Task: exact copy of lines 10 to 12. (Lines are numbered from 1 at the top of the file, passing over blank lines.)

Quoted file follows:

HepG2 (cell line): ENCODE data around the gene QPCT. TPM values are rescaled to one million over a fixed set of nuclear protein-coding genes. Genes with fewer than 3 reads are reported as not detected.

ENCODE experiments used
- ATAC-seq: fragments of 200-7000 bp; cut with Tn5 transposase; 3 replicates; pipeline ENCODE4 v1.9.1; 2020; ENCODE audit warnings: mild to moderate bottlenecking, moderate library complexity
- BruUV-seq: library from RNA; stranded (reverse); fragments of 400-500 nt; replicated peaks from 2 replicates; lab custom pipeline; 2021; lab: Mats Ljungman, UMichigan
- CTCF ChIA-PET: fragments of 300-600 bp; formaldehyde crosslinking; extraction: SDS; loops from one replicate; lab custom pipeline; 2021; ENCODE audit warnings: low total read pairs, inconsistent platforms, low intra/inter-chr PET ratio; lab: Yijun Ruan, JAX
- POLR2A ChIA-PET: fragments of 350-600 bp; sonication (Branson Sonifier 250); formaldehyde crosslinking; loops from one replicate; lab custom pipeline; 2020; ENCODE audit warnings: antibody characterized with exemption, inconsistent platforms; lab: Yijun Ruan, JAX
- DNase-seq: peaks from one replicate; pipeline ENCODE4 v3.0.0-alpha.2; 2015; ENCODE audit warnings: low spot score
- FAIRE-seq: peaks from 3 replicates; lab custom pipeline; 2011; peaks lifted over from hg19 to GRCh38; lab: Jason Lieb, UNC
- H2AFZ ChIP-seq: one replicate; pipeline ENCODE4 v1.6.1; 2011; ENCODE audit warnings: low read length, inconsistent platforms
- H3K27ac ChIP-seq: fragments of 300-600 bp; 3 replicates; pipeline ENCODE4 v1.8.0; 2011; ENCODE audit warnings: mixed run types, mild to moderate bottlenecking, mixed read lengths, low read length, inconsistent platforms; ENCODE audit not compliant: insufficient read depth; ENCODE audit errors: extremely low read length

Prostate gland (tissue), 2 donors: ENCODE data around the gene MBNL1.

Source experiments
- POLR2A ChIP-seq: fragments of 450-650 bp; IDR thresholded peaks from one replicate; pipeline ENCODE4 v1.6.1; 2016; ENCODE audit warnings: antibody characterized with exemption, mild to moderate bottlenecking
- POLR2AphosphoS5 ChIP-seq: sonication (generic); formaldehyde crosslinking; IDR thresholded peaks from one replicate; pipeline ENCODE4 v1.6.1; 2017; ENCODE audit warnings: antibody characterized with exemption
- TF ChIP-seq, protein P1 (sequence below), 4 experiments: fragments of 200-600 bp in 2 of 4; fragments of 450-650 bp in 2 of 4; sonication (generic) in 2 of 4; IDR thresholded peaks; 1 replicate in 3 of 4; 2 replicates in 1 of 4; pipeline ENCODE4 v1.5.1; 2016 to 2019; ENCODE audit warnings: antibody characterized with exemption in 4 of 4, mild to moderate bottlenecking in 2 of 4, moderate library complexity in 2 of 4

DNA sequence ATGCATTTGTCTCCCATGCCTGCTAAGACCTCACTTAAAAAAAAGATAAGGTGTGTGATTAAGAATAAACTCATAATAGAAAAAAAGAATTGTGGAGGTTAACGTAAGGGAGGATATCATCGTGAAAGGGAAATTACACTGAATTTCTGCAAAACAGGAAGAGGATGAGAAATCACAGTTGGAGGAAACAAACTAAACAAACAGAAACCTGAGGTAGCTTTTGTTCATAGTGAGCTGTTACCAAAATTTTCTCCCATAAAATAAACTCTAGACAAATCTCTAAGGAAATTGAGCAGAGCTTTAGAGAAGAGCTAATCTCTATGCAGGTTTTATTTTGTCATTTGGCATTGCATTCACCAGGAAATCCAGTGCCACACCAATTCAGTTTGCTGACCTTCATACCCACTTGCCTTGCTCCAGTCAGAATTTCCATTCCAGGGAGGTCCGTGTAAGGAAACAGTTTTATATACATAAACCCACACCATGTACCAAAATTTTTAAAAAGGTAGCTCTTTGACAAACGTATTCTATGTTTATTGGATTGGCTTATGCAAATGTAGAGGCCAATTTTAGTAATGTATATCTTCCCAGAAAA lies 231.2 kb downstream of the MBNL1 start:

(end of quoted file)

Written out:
- H3K27ac ChIP-seq: fragments of 300-600 bp; 3 replicates; pipeline ENCODE4 v1.8.0; 2011; ENCODE audit warnings: mixed run types, mild to moderate bottlenecking, mixed read lengths, low read length, inconsistent platforms; ENCODE audit not compliant: insufficient read depth; ENCODE audit errors: extremely low read length

Prostate gland (tissue), 2 donors: ENCODE data around the gene MBNL1.

Source experiments